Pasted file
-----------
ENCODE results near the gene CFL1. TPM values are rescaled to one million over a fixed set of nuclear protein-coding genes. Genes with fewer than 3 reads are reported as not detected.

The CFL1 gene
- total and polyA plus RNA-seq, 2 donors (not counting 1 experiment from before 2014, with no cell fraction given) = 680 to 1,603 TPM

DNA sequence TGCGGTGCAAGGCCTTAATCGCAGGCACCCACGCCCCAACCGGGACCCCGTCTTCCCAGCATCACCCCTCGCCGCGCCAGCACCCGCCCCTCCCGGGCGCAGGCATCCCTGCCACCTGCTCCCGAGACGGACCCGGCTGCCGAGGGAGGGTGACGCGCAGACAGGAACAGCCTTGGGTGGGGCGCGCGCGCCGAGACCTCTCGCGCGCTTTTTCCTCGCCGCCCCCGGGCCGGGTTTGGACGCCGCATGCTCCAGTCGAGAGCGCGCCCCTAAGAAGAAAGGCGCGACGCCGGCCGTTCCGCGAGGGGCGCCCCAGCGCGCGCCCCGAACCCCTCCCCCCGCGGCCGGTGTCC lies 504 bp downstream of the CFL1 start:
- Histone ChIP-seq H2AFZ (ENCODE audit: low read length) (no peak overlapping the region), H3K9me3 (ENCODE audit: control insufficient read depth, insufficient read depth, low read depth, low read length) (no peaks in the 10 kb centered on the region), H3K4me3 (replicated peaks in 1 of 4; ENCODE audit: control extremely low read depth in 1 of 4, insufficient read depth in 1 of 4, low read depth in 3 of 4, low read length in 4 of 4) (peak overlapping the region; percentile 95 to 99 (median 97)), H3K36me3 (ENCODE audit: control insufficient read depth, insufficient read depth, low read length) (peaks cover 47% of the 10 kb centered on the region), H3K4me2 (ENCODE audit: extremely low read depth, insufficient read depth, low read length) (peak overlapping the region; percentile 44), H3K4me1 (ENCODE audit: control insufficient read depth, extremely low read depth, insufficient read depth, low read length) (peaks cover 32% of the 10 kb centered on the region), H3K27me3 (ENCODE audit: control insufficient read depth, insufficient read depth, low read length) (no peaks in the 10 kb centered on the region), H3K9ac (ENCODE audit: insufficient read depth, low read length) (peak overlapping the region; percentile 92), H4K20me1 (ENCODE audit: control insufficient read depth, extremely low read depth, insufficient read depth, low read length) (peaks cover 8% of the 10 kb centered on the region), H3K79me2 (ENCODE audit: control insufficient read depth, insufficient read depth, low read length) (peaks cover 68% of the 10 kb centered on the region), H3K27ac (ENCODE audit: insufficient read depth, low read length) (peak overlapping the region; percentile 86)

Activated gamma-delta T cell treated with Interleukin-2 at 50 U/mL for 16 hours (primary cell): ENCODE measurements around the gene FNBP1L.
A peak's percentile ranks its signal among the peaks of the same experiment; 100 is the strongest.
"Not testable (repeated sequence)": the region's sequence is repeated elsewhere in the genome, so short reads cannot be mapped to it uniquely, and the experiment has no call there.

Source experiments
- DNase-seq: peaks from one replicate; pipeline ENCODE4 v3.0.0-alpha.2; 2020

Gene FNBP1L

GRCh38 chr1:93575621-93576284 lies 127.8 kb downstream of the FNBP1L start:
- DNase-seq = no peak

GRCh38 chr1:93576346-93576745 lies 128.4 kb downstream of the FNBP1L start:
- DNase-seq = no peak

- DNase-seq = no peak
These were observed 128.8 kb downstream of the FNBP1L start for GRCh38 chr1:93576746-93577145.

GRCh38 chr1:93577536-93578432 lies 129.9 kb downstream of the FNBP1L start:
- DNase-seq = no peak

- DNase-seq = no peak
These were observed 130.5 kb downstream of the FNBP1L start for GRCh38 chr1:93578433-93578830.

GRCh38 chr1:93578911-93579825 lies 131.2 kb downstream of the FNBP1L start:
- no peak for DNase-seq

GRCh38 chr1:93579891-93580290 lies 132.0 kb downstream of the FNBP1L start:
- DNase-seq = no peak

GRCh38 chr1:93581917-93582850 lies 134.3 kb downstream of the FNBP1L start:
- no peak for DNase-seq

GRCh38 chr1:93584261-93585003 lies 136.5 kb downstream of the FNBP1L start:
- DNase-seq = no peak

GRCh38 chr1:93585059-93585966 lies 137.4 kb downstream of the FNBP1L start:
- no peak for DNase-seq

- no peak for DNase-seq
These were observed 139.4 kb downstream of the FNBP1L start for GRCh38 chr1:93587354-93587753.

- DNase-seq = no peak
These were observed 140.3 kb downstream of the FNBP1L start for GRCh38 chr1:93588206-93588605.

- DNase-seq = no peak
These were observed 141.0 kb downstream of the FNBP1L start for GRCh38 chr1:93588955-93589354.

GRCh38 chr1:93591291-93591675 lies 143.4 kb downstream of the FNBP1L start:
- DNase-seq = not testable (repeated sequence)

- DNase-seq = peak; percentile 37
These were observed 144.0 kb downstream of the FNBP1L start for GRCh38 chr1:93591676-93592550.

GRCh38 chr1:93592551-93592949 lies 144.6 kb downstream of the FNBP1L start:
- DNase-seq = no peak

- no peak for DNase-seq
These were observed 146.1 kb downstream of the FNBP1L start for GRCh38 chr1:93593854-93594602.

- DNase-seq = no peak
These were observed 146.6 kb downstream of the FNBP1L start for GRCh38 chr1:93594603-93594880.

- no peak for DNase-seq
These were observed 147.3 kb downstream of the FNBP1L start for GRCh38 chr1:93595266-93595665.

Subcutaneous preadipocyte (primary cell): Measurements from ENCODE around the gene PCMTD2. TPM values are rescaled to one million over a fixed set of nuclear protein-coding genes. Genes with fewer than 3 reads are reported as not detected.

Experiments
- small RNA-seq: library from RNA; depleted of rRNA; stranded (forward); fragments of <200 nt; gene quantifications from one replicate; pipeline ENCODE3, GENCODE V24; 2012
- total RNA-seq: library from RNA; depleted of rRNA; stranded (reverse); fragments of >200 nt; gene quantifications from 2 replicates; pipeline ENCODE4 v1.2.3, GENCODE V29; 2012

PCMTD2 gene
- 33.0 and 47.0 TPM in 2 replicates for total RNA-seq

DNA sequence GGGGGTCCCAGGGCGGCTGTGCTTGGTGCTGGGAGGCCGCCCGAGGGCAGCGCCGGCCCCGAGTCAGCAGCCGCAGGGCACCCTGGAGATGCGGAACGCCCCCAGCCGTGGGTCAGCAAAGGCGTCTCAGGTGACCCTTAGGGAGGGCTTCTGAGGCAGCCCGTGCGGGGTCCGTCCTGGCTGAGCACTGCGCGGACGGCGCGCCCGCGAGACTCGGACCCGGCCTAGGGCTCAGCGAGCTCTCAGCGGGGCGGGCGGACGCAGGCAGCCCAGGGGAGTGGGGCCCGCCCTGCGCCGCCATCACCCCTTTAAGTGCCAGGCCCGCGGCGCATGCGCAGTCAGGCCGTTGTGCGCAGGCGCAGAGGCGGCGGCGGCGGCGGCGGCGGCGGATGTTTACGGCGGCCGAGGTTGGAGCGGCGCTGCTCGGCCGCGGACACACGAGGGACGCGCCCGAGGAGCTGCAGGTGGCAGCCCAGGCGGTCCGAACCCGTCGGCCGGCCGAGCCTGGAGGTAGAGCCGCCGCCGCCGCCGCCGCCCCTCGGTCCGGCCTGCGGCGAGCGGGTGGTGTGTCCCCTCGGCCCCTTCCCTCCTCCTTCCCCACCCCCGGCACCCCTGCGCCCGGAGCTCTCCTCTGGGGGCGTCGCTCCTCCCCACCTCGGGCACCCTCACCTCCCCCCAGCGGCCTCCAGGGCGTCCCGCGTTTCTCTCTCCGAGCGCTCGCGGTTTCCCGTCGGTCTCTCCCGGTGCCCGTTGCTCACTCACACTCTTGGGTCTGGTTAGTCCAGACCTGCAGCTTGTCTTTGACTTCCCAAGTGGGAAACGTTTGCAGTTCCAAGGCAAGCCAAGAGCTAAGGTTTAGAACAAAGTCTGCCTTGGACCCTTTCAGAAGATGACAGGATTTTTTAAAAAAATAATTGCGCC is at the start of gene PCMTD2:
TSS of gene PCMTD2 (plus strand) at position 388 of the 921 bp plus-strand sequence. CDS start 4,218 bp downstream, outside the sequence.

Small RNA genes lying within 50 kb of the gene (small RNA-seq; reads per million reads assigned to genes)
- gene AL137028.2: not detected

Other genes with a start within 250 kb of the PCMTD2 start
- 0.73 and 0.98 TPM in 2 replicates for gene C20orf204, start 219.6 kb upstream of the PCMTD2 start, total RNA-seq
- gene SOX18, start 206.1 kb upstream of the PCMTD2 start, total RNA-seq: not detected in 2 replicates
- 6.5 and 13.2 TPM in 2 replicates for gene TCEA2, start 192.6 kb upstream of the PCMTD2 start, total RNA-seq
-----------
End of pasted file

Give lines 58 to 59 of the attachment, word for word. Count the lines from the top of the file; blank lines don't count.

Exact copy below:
Small RNA genes lying within 50 kb of the gene (small RNA-seq; reads per million reads assigned to genes)
- gene AL137028.2: not detected